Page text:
Qiao, H, Duffy, LC, Griffiths, E, Dryja, D, Leavens, A, Rossman, J, Rich, G, Riepenhoff-Talty, M & Locniskar, M (2002) Immune responses in rhesus rotavirus-challenged Balb/c mice treated with bifidobacteria and prebiotic supplements. Pediatr Res 51, 750755.CrossRefGoogle ScholarPubMed
Roller, M, Rechkemmer, G & Watzl, B (2004a) Prebiotic inulin enriched with oligofructose in combination with the probiotics Lactobacillus rhamnosus and Bifidobacterium lactis modulates intestinal immune functions in rats. J Nutr 134, 153156.CrossRefGoogle ScholarPubMed
Roller, M, Femia, AP, Caderni, G & Rechkemmer, G, Watzl, B (2004b) Intestinal immunity of rats with azoxymethane-induced colon cancer is modulated by inulim enriched with oligofructose combined with Lactobacillus rhamnosus and Bifidobacterium longis. Br J Nutr 92, 931938.CrossRefGoogle Scholar
Ross, GD & Větvička, V (1993) CR3 (CD11b, CD18): a phagocyte and NK cell membrane receptor with multiple ligand specificities and functions. Clin Exp Immunol 92, 181184.CrossRefGoogle ScholarPubMed
Säemann, MD, Böhmig, GA, Österreicher, CH, Burtscher, H, Parolini, O, Diakos, Ch, Stöckl, J, Hörl, WH & Zlabinger, GJ (2000) Anti-inflammatory effects of sodium butyrate on human monocytes: potent inhibition of IL-12 and up-regulation of IL-10 production. FASEB J 14, 23802382.CrossRefGoogle ScholarPubMed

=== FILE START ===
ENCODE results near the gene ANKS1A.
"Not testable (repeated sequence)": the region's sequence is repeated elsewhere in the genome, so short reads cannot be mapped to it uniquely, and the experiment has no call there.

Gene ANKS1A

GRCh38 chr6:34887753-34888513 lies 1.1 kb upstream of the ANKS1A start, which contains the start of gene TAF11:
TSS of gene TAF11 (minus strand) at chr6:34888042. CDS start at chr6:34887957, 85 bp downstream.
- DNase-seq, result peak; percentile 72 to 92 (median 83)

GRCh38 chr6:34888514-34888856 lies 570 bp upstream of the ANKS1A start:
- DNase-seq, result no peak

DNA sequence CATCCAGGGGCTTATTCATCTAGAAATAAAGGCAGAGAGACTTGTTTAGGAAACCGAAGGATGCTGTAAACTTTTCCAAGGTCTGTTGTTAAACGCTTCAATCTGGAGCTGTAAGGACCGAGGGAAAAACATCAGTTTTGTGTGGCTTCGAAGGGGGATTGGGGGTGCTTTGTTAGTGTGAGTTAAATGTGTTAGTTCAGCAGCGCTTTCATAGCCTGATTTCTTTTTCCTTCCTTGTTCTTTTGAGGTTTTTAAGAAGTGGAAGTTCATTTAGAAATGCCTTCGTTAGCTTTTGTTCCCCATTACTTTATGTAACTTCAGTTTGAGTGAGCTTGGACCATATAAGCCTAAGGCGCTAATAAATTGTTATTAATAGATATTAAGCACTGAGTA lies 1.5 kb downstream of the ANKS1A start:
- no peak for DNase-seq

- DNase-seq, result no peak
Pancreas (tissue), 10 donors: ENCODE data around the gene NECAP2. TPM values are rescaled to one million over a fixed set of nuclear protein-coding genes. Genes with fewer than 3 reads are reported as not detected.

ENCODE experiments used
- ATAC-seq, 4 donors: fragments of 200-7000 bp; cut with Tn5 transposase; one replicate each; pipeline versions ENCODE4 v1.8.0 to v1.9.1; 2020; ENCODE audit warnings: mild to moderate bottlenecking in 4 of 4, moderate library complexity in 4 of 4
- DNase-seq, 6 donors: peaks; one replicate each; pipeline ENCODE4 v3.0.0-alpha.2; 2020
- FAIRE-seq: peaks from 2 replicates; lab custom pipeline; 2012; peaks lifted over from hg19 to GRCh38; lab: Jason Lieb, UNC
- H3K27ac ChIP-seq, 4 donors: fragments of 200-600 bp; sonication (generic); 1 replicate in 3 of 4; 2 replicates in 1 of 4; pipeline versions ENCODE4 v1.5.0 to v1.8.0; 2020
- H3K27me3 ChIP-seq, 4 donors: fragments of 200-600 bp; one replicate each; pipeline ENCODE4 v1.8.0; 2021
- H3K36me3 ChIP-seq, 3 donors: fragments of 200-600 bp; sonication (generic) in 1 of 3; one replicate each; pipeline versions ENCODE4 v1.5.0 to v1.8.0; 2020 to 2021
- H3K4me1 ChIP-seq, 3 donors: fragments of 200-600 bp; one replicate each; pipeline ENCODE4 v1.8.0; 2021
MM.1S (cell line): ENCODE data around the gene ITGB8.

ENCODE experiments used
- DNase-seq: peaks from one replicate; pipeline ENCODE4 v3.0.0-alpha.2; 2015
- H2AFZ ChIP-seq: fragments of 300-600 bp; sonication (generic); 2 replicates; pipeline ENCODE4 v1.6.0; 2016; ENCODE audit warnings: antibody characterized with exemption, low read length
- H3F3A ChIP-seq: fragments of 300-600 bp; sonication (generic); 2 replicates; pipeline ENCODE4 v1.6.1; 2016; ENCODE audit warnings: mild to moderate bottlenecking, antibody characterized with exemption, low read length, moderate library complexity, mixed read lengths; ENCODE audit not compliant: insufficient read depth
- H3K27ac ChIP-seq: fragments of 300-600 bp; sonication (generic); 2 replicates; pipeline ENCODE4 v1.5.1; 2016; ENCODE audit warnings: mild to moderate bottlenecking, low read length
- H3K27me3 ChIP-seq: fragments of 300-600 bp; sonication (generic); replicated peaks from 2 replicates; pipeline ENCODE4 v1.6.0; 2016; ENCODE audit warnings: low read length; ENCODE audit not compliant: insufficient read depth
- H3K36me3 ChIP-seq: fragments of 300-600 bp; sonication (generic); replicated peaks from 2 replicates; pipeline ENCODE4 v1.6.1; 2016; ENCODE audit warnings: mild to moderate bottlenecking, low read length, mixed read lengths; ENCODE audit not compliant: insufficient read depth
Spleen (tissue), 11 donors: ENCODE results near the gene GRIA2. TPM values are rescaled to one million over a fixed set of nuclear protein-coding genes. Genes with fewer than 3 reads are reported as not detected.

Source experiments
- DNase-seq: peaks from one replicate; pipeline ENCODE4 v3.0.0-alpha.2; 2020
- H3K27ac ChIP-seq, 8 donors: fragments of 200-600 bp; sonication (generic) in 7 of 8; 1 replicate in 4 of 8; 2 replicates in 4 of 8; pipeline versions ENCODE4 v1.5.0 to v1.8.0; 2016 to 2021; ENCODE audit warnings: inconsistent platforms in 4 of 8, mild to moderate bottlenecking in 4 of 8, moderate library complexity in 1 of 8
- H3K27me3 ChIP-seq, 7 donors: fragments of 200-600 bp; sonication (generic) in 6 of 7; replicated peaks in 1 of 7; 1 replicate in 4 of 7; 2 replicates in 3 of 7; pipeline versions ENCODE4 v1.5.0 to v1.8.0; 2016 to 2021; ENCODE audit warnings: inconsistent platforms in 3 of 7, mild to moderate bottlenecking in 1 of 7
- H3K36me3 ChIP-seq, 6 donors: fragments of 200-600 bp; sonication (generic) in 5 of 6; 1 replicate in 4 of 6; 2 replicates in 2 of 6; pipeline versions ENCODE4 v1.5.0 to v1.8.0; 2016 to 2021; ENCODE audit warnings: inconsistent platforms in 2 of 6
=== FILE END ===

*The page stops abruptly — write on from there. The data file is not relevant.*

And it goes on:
Schley, PD & Field, CJ (2002) The immune-enhancing effects of dietary fibres and prebiotics. Br J Nutr 87, S221S230.CrossRefGoogle ScholarPubMed
Schneeman, BO (1999) Fiber, inulin and oligofructose: similarities and differences. J Nutr 129, 1424S – 1427S.CrossRefGoogle ScholarPubMed
Sehgal, G, Zhang, K, Todd, RF 3rd, Boxer, LA, Petty, HR (1993) Lectin-like inhibition of immune complex receptor-mediated stimulation of neutrophils. Effects on cytosolic calcium release and superoxide production. J Immunol 150, 45714580.Google ScholarPubMed
Sheih, YH, Chiang, BL, Wang, LH, Liao, CK & Gill, HS (2001) Systemic immunity-enhancing effects in healthy subjects following dietary consumption of the lactic acid bacterium Lactobacillus rhamnosus HN001. J Am College Nutr 20, 149156.CrossRefGoogle ScholarPubMed
Spahn, TW & Kucharzik, T (2004) Modulating the intestinal immune system: the role of lymphotoxin and GALT organs. Gut 53, 456465.CrossRefGoogle ScholarPubMed
Speert, DP, Eftekhar, F & Puterman, ML (1984) Nonopsonic phagocytosis of strains of Pseudomonas aeruginosa from cystic fibrosis patients. Infect Immun 43, 10061011.Google ScholarPubMed
Swanson, KS, Grieshop, ChM, Flickinger, EA, Bauer, LL, Healy, HP, Dawson, KA, Merchen, NR & Fahey, GC Jr (2002) Supplemental fructooligosaccharides and mannanoligosaccharides influence immune function, ileal and total tract nutrient digestibilities, microbial populations and concentrations of protein catabolites in the large bowel of dogs. J Nutr 132, 980989.CrossRefGoogle ScholarPubMed